- To make sure that recipients can unsubscribe without leaving Gmail, we strongly recommend adding a 'List-Unsubscribe' header in one of the following ways:
- Add the following headers for one-click unsubscribe as described in RFC 8058:
If the recipient unsubscribes, you'll get this POST request:
"POST /unsubscribe/opaquepart HTTP/1.1
- Point to an email address using 'mailto:'
Note: If both options are added to the List-Unsubscribe header, Gmail will use the method specified first.
- Automatically unsubscribe users whose addresses bounce multiple times.
- Occasionally send confirmation messages to users.
- Include each mailing list that recipients are signed up for, and give them the option to unsubscribe from any that they're no longer interested in.
To take care of any emails your recipients forward, we recommend that you:
- Explicitly indicate the email address subscribed to your list.
- Support a URL method of unsubscribing from your mailing list. This is particularly helpful if your mailing list manager can't tell who is unsubscribing based on the 'Reply-to:' address.
Format your emails
Make sure your messages have:
- Formatting according to RFC 5322 and, if using HTML, HTML standards
- A valid 'Message-ID:' header field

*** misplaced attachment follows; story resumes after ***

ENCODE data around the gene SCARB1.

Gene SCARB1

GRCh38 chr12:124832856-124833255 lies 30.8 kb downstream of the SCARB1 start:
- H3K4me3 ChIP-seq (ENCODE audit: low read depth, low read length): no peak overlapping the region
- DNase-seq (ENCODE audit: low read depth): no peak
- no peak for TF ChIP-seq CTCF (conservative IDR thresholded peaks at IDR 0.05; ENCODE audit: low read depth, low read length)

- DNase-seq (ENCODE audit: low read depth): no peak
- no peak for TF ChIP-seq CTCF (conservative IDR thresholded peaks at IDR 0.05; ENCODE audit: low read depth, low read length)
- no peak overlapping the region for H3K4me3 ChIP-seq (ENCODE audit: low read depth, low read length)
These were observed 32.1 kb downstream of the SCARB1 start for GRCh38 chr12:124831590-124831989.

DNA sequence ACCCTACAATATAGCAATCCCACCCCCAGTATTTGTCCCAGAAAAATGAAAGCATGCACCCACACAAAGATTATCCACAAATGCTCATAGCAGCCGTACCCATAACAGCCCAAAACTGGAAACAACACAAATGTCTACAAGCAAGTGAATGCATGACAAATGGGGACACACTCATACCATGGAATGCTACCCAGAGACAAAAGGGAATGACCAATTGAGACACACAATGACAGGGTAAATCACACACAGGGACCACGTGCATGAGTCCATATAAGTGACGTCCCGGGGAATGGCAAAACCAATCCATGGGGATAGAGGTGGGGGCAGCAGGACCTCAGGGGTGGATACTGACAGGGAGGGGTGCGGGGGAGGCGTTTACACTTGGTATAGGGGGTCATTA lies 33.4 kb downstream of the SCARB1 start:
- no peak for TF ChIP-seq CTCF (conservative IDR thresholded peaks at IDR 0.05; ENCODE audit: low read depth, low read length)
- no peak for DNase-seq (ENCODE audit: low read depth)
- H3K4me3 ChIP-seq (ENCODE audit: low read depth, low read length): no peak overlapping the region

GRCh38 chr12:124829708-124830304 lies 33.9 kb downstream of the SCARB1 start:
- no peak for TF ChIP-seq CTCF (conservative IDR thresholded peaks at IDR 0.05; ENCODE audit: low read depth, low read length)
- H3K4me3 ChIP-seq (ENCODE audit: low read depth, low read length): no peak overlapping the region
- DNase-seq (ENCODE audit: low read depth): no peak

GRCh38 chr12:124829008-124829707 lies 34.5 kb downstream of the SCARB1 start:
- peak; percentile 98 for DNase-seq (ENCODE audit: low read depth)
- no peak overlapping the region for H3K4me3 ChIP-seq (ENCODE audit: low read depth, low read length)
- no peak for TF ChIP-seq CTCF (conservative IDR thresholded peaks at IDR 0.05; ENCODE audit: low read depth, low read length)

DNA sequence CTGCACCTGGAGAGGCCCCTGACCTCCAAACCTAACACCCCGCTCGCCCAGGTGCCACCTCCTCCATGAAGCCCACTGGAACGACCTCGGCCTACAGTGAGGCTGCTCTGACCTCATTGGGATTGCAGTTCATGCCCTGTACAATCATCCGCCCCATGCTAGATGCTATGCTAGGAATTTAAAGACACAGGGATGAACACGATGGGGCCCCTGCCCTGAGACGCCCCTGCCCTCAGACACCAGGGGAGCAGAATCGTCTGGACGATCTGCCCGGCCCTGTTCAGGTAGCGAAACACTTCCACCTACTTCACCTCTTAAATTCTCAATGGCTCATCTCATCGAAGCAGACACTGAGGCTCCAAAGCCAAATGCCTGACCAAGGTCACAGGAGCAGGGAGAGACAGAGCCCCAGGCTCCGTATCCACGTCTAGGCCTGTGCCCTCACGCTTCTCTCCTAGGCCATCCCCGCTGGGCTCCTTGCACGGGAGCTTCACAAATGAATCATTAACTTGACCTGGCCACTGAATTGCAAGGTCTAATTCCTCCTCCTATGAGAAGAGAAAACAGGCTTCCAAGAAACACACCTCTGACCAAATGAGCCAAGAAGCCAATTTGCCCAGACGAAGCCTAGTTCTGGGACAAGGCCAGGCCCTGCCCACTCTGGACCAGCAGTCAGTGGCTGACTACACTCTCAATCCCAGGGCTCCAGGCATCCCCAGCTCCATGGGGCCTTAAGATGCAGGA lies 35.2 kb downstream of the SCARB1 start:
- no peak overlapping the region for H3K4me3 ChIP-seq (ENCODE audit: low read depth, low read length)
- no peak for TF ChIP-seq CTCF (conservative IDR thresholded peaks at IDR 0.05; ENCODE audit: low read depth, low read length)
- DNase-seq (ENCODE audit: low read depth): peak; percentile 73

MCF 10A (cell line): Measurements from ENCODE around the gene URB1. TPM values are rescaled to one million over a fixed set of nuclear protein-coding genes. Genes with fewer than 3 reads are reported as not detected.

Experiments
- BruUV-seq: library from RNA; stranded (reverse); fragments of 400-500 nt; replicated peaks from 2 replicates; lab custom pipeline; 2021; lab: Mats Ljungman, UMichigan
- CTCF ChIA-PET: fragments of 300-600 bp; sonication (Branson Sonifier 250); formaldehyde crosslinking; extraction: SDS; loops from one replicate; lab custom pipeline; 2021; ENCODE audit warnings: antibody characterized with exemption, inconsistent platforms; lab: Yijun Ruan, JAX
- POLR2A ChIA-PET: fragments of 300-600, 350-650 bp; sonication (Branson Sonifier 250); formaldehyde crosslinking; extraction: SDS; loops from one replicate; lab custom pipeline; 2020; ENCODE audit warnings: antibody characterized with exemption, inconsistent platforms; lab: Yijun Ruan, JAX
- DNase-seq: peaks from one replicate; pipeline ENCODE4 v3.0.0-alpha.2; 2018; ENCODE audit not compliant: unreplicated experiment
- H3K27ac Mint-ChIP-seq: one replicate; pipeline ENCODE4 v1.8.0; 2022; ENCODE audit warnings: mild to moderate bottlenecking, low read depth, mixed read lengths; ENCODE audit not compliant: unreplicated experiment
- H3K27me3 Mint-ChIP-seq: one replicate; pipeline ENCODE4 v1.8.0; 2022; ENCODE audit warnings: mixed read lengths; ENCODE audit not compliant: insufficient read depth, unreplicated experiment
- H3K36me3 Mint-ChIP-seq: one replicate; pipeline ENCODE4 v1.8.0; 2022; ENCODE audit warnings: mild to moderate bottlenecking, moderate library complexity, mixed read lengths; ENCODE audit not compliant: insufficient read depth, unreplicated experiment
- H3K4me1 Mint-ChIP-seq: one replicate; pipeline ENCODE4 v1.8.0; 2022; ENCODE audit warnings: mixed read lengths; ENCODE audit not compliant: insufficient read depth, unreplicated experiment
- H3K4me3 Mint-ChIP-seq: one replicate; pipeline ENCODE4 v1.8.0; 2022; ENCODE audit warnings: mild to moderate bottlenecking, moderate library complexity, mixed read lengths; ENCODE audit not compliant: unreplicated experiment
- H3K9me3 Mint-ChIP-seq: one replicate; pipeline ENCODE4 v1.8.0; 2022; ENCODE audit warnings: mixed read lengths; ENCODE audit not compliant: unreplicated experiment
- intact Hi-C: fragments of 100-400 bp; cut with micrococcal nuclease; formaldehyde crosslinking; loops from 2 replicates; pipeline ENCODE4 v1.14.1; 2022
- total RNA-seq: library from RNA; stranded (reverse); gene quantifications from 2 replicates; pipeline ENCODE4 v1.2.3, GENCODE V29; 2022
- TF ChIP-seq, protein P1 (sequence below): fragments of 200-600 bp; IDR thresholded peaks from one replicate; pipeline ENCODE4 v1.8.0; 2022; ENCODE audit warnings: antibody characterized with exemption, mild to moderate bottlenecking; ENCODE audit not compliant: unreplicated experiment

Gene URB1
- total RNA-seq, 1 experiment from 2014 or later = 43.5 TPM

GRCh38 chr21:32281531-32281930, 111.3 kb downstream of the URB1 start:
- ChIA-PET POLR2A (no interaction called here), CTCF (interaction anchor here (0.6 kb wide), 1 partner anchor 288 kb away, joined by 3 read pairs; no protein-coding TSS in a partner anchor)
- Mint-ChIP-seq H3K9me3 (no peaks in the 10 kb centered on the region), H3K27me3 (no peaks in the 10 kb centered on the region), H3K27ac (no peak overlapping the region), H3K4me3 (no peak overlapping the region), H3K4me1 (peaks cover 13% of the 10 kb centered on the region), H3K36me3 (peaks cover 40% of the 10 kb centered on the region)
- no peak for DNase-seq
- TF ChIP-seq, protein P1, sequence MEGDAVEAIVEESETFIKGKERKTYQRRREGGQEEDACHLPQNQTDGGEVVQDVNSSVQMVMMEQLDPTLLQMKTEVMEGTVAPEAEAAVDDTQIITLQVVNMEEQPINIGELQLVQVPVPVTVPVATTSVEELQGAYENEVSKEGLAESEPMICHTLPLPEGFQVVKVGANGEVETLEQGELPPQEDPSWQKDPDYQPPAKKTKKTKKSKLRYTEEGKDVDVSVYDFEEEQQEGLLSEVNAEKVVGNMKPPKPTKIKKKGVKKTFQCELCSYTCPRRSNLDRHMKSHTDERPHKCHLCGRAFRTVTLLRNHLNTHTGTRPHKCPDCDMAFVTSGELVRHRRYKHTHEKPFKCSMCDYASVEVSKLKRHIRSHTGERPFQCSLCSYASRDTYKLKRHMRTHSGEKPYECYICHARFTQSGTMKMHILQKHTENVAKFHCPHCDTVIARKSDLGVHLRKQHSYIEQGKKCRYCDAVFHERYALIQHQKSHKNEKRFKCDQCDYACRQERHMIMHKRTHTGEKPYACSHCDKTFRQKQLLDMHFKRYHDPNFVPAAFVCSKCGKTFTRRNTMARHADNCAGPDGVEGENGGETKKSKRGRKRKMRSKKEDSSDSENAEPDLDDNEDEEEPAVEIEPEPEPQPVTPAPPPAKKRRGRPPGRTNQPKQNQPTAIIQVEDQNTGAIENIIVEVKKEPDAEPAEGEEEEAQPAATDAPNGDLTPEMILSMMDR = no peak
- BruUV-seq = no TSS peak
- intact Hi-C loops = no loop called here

- An indication that you're sending emails in the 'Precedence: bulk' header field
- Visible information about the true sender and true landing page for links
- Subject lines that are relevant to the message content and not misleading
- Domain formatting according to the highly-restrictive Unicode Security Profile guidelines for international domain names, including:
- Authenticating domain
- Envelope From domain
- Payload domain
- Reply-to domain
- Sender domain
Follow delivery tips
Important factors for delivery
While Gmail works hard to deliver all legitimate emails, it's possible that some legitimate messages get marked as spam.
Here are factors that normally help deliver messages to Gmail recipients:
- The 'From:' address matches someone in the recipient's Contacts.
- If your message is welcome but accidentally sent to spam, the recipient can click Not spam.
Note: Gmail doesn't accept 'whitelisting' requests from senders, and can't guarantee that all of your messages will bypass our spam filters.
Promotional emails or financial transactions
To help improve the chances of getting important promotional or transactional emails to your recipient, we recommend separating emails by purpose as much as possible. For each type of email (promotional or transactional), you can:
- Use separate email addresses
- Send emails from different domains and/or IP addresses
Monitor third-party senders
If others use your service to send emails (for example: ISPs), you are responsible for monitoring your users and clients' behaviour. Make sure you:
- Provide an email address to your users and/or clients to report abuse (for example, email@example.com)
- Maintain up-to-date contact information in your WHOIS record and on abuse.net
- Quickly terminate all users and clients who use your service to send spam
Monitor affiliate marketers
Affiliate marketing programmes reward third parties for bringing visitors to your site. Unfortunately, spammers can take advantage of these programmes.
If your brand becomes associated with affiliate marketing spam, it can affect the emails sent by you and your other affiliates. It is your responsibility to monitor your affiliates and remove them if they send spam.